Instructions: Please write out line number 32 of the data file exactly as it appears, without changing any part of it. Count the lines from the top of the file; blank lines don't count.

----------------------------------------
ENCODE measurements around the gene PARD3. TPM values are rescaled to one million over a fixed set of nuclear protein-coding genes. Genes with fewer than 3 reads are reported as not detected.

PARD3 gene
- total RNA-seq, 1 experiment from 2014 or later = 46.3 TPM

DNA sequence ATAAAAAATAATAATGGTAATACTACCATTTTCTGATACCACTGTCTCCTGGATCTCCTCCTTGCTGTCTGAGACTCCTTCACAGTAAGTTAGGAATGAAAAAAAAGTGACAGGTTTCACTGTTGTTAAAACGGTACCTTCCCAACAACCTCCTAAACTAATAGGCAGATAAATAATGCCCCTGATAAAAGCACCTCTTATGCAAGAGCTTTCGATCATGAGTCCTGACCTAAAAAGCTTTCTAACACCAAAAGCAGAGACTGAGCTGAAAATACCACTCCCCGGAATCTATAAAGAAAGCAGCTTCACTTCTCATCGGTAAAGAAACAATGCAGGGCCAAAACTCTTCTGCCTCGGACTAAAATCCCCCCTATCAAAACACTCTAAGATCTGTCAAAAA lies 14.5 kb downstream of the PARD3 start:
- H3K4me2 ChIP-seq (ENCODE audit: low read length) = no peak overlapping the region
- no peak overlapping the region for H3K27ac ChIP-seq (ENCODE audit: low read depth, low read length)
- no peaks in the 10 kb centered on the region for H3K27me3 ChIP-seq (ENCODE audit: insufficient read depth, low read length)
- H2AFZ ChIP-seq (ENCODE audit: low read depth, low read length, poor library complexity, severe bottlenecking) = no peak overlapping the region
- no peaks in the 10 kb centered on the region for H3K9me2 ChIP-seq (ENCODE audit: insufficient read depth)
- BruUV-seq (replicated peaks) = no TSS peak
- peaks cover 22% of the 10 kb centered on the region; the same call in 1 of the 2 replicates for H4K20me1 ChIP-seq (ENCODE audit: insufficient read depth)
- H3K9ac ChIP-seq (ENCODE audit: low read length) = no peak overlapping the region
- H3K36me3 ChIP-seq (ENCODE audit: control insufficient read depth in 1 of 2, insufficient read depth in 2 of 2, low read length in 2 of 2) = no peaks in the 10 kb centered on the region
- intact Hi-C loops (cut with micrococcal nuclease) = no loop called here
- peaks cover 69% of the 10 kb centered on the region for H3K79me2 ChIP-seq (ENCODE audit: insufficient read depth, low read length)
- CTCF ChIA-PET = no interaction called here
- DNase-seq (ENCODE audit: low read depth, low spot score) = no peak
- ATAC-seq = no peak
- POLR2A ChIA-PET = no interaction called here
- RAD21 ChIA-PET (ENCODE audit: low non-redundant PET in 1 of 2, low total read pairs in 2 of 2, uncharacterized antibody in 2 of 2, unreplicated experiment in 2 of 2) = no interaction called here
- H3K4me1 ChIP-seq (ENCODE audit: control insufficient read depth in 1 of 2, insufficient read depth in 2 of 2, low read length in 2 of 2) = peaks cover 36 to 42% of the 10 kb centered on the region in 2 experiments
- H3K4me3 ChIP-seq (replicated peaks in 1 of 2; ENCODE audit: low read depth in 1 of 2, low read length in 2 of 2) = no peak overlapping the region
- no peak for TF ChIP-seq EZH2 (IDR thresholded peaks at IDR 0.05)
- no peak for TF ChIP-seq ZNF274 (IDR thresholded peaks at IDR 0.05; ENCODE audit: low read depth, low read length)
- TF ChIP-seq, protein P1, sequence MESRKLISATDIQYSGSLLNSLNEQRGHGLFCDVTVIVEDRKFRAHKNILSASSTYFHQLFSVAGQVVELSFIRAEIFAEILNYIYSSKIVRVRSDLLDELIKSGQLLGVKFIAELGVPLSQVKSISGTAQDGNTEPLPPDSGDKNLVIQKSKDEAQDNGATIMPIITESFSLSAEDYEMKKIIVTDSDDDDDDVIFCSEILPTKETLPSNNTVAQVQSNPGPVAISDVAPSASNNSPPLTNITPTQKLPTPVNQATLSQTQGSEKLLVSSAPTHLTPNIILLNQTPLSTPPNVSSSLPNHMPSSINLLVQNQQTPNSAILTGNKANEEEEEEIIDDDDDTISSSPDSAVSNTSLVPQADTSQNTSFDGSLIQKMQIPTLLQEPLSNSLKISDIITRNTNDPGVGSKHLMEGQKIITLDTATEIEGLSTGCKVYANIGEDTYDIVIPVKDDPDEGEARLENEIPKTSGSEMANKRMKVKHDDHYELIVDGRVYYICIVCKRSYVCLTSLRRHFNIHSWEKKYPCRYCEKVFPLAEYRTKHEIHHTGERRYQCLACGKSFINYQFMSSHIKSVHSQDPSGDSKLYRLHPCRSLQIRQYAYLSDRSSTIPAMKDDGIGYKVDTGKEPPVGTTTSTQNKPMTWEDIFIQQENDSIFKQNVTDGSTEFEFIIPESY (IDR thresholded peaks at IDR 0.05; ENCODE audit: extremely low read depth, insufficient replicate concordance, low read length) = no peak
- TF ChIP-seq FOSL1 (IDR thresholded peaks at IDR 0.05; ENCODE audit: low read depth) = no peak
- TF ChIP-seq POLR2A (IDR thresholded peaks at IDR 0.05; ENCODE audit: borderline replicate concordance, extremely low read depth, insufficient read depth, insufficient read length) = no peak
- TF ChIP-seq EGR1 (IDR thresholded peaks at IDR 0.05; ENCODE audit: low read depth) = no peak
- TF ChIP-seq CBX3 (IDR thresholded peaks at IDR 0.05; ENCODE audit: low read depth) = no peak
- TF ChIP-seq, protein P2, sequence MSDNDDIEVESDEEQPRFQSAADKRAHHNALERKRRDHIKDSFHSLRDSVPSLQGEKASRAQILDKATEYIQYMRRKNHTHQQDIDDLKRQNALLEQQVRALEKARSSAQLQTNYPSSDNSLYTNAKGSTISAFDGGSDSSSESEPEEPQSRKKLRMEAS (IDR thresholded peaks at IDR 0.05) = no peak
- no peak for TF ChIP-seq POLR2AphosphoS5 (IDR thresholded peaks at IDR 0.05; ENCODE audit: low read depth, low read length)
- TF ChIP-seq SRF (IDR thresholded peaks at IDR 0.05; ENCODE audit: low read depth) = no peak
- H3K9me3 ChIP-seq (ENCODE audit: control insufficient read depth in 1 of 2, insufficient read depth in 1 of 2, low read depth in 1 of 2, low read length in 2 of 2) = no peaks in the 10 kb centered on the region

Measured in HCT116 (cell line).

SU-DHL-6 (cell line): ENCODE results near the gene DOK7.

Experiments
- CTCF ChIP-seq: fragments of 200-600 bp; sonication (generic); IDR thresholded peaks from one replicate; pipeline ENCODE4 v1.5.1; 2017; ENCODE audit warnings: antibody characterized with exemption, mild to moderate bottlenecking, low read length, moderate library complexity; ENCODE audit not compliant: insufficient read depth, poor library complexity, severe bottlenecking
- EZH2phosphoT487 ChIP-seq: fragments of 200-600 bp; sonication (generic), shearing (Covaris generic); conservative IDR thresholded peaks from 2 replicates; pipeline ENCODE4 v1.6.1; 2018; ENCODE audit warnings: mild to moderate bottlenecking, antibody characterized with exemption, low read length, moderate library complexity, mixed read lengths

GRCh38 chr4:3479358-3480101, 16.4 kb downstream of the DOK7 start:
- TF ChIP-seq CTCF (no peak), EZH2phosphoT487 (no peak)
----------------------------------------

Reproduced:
- TF ChIP-seq SRF (IDR thresholded peaks at IDR 0.05; ENCODE audit: low read depth) = no peak